The impact of the Corona pandemic on companies between a beneficiary and a loser
The new Corona virus “Covid 19” has seriously put the global economy at stake, as large companies and economic entities have declared bankruptcy, and others are on the verge of bankruptcy.
The major airlines were the first victims of the pandemic, starting with the suspension of travel flights and the closure of airports and borders between countries to canceling thousands of flights, as well as oil, as it fell in general due to the low demand for it in light of the disruption of vital industrial sectors that depend on it.
There are other companies that have been affected, such as tourism and hotel companies, and companies working in the field of organizing sporting events, parties, and restaurants, forcing them to lay off many workers or reduce their working hours sharply, and many of these companies may not be able to survive and have to close.
Industry areas will also be hit hard as companies such as “General Motors” and “Ford” announce the suspension of their business in the United States, which will affect car assemblers, management workers and all auto parts suppliers and dealers may actually lose their business because potential buyers will not be inclined to buy. There will be job losses as the demand for vehicles decreases.
But is the scene so bleak? Wasn’t any sector out winning this battle? And what about the medical sector and pharmaceutical companies, whose global demand for their preventive products, such as masks and disinfectants, has become so great that there is a shortage of markets in many countries of the world.
Here comes the answer that the companies producing medicines and vaccines such as “Pfizer” have met a wild rise, as their shares rose simply for announcing the arrival of a new vaccine or working on solutions that might eliminate the virus, as the matter returned large profits to the owners of the shares of pharmaceutical companies and manufacturers of chemical protection products, whose share prices soared in global stock exchanges in conjunction with the spread of the deadly disease.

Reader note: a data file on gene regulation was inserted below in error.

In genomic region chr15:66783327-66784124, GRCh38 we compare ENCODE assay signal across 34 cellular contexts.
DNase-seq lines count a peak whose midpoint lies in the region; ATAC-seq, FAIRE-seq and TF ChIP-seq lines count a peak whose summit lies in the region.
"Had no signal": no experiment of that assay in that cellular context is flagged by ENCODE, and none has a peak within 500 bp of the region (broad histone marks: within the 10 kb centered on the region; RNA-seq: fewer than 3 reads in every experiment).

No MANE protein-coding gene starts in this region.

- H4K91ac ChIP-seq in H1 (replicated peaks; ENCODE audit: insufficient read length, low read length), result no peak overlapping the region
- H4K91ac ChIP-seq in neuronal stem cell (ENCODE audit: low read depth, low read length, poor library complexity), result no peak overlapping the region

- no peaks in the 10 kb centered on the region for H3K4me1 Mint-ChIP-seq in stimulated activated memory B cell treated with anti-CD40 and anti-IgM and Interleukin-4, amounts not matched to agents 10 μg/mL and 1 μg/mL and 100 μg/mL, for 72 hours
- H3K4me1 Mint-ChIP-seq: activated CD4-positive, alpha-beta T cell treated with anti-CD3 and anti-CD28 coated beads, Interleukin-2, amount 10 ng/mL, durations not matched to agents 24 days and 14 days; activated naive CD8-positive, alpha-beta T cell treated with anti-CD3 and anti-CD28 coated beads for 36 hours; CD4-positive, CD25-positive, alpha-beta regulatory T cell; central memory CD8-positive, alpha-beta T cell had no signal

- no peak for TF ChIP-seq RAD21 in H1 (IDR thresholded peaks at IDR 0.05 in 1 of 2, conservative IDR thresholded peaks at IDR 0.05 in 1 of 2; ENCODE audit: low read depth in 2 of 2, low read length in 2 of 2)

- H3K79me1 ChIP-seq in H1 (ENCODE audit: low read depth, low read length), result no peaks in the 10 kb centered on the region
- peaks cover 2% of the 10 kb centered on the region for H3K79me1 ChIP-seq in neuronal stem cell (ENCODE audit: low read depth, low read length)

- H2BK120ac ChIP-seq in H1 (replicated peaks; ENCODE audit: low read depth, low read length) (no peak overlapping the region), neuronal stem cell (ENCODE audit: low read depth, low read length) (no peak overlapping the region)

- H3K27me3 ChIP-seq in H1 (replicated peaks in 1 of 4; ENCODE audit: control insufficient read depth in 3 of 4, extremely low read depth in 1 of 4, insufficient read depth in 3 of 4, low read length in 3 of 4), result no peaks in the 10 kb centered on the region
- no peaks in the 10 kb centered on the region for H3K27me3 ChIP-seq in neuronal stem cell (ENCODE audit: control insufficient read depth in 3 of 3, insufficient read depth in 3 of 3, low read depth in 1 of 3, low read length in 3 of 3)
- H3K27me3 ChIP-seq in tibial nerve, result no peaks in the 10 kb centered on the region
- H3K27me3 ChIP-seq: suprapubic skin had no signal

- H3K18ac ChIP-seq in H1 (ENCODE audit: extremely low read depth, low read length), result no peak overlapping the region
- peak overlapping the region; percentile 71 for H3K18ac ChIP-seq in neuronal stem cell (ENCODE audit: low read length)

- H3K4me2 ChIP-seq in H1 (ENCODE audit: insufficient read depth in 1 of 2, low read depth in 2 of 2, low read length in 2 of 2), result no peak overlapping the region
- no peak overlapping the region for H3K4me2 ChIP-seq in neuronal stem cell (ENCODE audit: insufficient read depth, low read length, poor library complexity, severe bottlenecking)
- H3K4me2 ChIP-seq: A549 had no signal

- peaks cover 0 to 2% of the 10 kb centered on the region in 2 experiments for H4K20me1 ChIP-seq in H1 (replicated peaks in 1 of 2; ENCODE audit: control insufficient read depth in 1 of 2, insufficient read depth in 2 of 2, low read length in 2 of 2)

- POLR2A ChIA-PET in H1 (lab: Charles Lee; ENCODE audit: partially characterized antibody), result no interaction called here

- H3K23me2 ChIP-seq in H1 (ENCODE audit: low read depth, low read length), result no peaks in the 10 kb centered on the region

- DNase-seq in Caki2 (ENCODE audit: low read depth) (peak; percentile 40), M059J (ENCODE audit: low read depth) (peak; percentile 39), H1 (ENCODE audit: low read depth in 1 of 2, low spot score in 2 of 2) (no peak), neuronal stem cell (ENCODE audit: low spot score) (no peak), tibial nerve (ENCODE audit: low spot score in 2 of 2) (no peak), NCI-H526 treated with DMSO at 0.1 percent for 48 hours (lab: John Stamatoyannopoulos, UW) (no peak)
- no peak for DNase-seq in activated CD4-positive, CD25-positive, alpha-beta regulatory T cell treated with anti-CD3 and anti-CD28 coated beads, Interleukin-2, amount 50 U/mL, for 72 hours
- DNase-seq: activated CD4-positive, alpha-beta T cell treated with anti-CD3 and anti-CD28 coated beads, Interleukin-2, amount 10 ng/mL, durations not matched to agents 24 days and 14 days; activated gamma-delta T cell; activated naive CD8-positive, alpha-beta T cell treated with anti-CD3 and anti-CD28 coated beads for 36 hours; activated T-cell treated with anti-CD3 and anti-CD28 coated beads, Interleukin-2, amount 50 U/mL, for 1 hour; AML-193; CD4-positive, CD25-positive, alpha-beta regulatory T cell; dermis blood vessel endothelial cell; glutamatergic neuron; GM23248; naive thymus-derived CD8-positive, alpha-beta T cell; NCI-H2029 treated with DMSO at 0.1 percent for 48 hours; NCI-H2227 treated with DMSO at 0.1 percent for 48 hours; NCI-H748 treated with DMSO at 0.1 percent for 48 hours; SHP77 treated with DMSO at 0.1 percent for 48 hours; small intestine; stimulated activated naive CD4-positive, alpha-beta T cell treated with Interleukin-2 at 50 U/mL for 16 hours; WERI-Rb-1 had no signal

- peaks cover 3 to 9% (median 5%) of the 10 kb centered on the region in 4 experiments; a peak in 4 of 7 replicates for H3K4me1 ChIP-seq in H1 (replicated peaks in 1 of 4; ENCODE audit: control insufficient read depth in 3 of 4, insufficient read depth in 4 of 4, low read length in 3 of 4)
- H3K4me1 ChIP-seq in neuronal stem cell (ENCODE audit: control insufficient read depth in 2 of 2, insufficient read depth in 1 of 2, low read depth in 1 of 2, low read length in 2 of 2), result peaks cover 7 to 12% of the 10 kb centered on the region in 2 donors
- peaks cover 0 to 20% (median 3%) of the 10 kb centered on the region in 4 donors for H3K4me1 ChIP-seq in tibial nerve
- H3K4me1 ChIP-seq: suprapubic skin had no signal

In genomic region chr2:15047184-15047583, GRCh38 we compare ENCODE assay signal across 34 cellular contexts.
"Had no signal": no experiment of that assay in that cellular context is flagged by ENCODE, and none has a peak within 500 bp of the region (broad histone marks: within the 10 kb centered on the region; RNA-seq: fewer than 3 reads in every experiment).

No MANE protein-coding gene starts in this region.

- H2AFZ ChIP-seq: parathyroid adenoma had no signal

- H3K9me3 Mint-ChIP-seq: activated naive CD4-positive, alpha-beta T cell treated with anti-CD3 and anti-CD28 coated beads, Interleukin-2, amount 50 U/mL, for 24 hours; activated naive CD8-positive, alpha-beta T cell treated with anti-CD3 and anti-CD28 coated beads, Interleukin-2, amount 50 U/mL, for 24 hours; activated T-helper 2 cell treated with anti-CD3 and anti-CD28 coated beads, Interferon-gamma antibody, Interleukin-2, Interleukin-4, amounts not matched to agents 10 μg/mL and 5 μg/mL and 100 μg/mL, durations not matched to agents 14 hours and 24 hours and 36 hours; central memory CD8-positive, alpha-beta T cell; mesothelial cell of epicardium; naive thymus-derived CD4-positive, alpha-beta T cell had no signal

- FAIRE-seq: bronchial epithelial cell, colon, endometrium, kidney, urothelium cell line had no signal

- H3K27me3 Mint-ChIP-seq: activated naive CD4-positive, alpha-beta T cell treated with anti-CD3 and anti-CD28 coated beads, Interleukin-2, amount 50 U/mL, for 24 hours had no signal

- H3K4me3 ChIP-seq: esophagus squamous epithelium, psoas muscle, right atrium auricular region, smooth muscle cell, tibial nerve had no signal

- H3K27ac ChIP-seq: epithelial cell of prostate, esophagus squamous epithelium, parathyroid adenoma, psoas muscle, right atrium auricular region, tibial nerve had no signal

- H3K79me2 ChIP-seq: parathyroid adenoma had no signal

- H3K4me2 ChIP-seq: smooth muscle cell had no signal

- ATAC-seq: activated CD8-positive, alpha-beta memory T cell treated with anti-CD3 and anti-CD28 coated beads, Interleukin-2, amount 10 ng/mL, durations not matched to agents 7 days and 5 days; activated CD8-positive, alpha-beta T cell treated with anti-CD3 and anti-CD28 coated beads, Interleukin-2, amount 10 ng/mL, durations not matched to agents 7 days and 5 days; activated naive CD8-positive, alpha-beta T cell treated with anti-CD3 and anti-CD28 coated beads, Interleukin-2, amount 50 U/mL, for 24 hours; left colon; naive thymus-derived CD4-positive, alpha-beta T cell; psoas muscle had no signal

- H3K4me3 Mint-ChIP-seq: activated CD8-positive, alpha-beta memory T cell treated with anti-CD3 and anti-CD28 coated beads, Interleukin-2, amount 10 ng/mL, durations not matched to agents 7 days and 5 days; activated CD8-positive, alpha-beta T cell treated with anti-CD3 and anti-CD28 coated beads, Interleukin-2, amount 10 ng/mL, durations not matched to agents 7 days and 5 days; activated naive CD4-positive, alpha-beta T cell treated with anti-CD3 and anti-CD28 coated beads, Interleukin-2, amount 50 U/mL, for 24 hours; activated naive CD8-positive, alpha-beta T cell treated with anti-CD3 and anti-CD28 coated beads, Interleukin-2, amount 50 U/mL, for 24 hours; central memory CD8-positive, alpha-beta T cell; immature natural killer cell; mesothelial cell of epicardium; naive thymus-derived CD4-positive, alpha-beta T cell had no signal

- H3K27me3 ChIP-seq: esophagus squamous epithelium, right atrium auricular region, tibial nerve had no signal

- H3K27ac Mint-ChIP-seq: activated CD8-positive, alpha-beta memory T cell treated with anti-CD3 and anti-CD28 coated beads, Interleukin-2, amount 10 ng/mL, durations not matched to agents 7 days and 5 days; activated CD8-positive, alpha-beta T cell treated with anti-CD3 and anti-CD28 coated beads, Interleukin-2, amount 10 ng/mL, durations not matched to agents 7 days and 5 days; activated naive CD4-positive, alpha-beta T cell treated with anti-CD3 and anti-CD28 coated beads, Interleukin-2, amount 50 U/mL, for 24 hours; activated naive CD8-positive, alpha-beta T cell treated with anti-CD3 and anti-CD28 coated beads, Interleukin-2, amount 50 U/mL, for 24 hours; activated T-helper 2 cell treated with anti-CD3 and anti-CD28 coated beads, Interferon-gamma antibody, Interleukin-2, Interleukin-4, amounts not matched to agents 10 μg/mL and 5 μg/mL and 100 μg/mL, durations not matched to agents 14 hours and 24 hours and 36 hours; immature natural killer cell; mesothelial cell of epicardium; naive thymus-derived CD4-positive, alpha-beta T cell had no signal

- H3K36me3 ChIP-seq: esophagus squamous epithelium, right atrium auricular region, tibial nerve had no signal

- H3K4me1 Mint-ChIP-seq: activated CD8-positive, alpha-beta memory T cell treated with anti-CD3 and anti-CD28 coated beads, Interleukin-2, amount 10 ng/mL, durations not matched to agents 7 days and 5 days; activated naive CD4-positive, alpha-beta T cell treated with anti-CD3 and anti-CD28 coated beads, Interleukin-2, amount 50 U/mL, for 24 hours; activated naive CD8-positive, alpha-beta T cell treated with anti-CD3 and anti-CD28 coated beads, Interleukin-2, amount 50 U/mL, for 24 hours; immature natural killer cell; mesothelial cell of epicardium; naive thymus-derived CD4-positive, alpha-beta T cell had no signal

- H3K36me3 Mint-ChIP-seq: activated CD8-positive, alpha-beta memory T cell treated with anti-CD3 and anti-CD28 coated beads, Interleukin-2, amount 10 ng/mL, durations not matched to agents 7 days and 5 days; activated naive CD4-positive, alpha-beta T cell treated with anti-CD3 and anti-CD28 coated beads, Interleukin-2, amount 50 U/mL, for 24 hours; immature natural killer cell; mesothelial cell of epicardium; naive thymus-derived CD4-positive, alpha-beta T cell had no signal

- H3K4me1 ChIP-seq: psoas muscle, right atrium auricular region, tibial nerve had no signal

The same applies to telecommunications companies and TV services over the Internet, as they rebounded as a safe haven for communication after the imposition of social separation, as the number of users of Facebook’s social networking platforms increased by 15%, and online video service companies, such as Netflix, achieved unprecedented profits in light of the turnout of millions of people from For entertainment and recreation during isolation, the number of subscribers to the Netflix platform has jumped dramatically by 47% during the same period. This boom in the home entertainment sector is not surprising, as long as so many people have no choice but to stay at home.
American companies reaped the largest gains, as Amazon sales rose by 40% in three months, while Apple achieved a significant increase in sales of iPhones and other devices, and Democratic Congressman David Cicilline stated: “These companies are likely to become stronger and more powerful than ever before.”
Another giant of the entertainment industry is “Disney company”, which has gained something and lost another during the outbreak of the epidemic. Continuous streaming services for movies and series on the Internet frighteningly.
It is worth noting that despite the sectors that achieved profits and positive results, they are not commensurate with the size of the loss and damage to the global economy as a whole, as the extent of the damage to the global economy may be unprecedented. When the SARS epidemic broke out in 2003, China was the sixth largest global economy, as it used to contribute about 4.2% of the global gross product, and today it is the second largest in the world economy and contributes about 16.3% of the global gross product. Therefore, any health malaise in the sectors of the Chinese economy causes a shock in all sectors of the global economy.